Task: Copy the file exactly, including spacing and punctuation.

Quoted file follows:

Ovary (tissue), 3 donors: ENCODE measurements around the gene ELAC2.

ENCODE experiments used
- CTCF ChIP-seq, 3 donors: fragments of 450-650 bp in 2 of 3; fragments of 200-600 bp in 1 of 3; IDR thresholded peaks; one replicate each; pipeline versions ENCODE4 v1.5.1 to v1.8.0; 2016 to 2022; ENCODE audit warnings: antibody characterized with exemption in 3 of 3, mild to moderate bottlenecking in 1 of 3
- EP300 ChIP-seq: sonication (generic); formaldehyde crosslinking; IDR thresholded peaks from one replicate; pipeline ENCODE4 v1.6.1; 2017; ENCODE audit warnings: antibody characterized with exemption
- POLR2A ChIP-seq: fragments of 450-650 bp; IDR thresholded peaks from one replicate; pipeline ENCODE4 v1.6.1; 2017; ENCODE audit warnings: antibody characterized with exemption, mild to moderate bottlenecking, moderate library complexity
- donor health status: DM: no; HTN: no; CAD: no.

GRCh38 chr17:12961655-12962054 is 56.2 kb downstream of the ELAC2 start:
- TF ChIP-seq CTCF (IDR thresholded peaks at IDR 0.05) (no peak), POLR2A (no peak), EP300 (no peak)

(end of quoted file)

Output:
Ovary (tissue), 3 donors: ENCODE measurements around the gene ELAC2.

ENCODE experiments used
- CTCF ChIP-seq, 3 donors: fragments of 450-650 bp in 2 of 3; fragments of 200-600 bp in 1 of 3; IDR thresholded peaks; one replicate each; pipeline versions ENCODE4 v1.5.1 to v1.8.0; 2016 to 2022; ENCODE audit warnings: antibody characterized with exemption in 3 of 3, mild to moderate bottlenecking in 1 of 3
- EP300 ChIP-seq: sonication (generic); formaldehyde crosslinking; IDR thresholded peaks from one replicate; pipeline ENCODE4 v1.6.1; 2017; ENCODE audit warnings: antibody characterized with exemption
- POLR2A ChIP-seq: fragments of 450-650 bp; IDR thresholded peaks from one replicate; pipeline ENCODE4 v1.6.1; 2017; ENCODE audit warnings: antibody characterized with exemption, mild to moderate bottlenecking, moderate library complexity
- donor health status: DM: no; HTN: no; CAD: no.

GRCh38 chr17:12961655-12962054 is 56.2 kb downstream of the ELAC2 start:
- TF ChIP-seq CTCF (IDR thresholded peaks at IDR 0.05) (no peak), POLR2A (no peak), EP300 (no peak)